….So this is a plea for humility by the experts and a heathy dose of skepticism from the public. Economists say they can predict what job growth and employment will be next year and five years from now. Budget experts predict what the budget deficit will be in five years. Guess what. They have no idea.
    The climate change fanatics say that there is no doubt about global warming and its coming catastrophic effects. They say that the science is “settled.” Of course it is not. How is shutting off debate good for scientific inquiry? How about admitting that you may be wrong?
    Young people today treat experts as if they are godly. Instead of questioning authority — which is a healthy thing, they swallow the swill unthinkingly. On campuses I always have to tell students: don’t believe everything the teachers tell you. A lot of it is false. As Napoleon Bonaparte once asked: What is history but a fable agreed upon?
    I spent the early years of my career working for the great myth buster Julian Simon. Julian challenged almost all of the conventional wisdoms of the 1970s: that the earth was overpopulated, that we were running out of energy, that food shortages would lead to mass starvation, and air pollution would get worse. He was mostly right, the scientific consensus was often wrong. Yet many of those who have gotten the story consistently wrong (Mr. Krugman, the pollsters, the Sierra Club, the dieticians) still make predictions with absolute certainty.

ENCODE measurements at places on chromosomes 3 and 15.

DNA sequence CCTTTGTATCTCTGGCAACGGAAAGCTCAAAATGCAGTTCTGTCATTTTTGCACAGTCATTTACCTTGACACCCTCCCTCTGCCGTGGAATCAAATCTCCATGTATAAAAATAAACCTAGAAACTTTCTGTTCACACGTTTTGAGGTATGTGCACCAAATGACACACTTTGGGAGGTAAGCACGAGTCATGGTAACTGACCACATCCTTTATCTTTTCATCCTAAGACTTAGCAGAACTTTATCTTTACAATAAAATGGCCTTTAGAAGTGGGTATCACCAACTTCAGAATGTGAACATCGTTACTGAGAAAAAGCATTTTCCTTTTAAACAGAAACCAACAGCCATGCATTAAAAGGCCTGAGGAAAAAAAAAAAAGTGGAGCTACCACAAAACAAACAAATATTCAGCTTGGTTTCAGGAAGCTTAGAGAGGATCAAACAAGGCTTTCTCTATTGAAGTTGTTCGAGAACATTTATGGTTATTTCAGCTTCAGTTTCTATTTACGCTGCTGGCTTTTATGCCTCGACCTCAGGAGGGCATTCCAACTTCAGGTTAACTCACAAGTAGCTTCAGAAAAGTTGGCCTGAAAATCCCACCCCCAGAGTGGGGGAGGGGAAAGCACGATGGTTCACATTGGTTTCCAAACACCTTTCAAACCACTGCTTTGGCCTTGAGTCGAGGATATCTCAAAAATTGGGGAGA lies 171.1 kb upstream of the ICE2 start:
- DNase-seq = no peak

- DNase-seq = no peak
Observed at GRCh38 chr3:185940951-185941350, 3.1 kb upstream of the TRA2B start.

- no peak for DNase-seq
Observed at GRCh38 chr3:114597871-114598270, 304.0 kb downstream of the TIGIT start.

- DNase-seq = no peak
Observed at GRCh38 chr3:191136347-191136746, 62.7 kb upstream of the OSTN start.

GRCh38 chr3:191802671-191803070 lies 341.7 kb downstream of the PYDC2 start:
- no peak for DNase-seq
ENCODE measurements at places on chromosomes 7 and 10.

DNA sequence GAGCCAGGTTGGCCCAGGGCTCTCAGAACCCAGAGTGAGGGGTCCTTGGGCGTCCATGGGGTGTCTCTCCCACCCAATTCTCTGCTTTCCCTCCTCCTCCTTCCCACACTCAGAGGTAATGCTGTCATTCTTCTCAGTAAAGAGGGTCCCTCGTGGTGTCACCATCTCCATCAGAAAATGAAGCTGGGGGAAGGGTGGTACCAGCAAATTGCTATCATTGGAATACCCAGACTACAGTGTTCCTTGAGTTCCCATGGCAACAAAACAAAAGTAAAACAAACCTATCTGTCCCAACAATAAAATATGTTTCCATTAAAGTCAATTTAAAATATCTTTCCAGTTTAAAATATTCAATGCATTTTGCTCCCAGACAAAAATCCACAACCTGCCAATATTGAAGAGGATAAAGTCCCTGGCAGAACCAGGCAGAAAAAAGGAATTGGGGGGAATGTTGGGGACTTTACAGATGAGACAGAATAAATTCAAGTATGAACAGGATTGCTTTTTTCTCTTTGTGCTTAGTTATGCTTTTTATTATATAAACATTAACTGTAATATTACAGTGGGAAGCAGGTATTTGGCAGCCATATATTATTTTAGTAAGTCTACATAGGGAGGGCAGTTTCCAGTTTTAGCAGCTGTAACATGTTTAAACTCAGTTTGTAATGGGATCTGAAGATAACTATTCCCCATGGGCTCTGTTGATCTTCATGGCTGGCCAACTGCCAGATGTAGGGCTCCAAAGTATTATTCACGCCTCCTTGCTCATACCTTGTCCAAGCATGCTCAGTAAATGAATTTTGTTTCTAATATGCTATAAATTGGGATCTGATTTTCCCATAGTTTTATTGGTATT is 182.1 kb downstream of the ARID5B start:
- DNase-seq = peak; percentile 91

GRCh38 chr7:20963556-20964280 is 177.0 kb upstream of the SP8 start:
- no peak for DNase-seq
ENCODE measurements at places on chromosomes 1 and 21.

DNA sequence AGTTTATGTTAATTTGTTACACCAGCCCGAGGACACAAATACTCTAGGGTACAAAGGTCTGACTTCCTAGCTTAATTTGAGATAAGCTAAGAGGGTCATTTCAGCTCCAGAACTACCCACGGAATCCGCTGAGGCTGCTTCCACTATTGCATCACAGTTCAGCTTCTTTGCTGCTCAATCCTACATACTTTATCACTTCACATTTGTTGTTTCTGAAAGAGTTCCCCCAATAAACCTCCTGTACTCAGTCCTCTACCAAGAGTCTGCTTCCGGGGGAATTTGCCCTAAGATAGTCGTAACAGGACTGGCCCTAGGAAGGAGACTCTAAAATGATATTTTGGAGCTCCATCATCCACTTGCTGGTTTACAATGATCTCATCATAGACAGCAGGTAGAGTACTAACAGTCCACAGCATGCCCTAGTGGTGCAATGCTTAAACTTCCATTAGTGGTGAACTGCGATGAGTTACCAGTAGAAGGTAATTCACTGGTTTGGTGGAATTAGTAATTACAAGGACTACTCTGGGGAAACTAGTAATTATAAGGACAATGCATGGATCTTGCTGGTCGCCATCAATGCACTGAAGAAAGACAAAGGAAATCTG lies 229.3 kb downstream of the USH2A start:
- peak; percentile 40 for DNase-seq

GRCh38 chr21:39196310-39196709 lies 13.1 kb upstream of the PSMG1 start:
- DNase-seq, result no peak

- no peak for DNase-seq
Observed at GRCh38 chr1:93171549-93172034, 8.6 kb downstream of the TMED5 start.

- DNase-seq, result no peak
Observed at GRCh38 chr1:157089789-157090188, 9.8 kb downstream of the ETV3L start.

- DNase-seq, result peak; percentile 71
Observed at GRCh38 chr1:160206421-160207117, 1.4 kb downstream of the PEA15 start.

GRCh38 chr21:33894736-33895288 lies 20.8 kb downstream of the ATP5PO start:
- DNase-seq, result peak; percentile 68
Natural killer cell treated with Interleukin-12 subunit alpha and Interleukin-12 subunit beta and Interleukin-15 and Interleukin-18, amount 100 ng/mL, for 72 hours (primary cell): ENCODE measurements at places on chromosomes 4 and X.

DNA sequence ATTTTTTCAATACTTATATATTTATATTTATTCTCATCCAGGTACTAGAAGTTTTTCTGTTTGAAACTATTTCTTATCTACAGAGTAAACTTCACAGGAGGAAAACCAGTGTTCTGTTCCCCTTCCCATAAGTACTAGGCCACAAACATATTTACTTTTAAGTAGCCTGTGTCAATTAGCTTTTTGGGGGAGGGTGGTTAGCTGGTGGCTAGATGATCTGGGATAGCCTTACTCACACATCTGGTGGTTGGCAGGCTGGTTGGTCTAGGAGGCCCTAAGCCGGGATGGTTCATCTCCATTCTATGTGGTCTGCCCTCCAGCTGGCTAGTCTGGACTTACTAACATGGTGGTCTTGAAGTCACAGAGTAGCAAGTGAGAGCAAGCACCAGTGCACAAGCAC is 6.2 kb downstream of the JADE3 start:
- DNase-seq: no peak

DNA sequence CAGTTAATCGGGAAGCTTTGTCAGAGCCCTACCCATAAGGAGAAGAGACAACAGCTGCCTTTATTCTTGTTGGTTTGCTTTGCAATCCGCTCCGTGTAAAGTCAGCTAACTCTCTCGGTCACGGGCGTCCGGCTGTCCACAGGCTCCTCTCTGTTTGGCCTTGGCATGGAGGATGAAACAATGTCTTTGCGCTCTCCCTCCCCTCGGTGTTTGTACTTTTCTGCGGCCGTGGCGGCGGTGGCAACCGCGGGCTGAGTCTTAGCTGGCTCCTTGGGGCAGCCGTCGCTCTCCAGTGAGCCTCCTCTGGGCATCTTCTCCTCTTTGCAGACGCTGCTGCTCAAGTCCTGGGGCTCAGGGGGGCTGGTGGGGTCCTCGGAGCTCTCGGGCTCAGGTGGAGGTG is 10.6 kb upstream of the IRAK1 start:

Wisdom is knowing what you don’t know, which for all of us, especially the so-called experts, is a lot. This Christmas is a good time to remember that the only person who was ever flawless was hung from a cross.


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  5. The four stages of competence[
    Unconscious incompetence
    The individual does not understand or know how to do something and does not necessarily recognize the deficit. They may deny the usefulness of the skill. The individual must recognize their own incompetence, and the value of the new skill, before moving on to the next stage.[2] The length of time an individual spends in this stage depends on the strength of the stimulus to learn.[3]
    Conscious incompetence
    Though the individual does not understand or know how to do something, he or she does recognize the deficit, as well as the value of a new skill in addressing the deficit. The making of mistakes can be integral to the learning process at this stage.[4]
    Conscious competence
    The individual understands or knows how to do something. However, demonstrating the skill or knowledge requires concentration. It may be broken down into steps, and there is heavy conscious involvement in executing the new skill.[3]
    Unconscious competence
    The individual has had so much practice with a skill that it has become “second nature” and can be performed easily. As a result, the skill can be performed while executing another task. The individual may be able to teach it to others, depending upon how and when it was learned.

    It is very important to recognize what you don’t know. Many people confuse Scientific Theory with Scientific Law.

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  6. Oh YES PLEASE!!!!!!!!!!


    “Twenty years ago, Newt Gingrich and allies pushing the self-styled Contract with America created an obscure but potent legislative weapon to help Republicans combat what they deemed to be out-of-control regulatory overreach in Washington.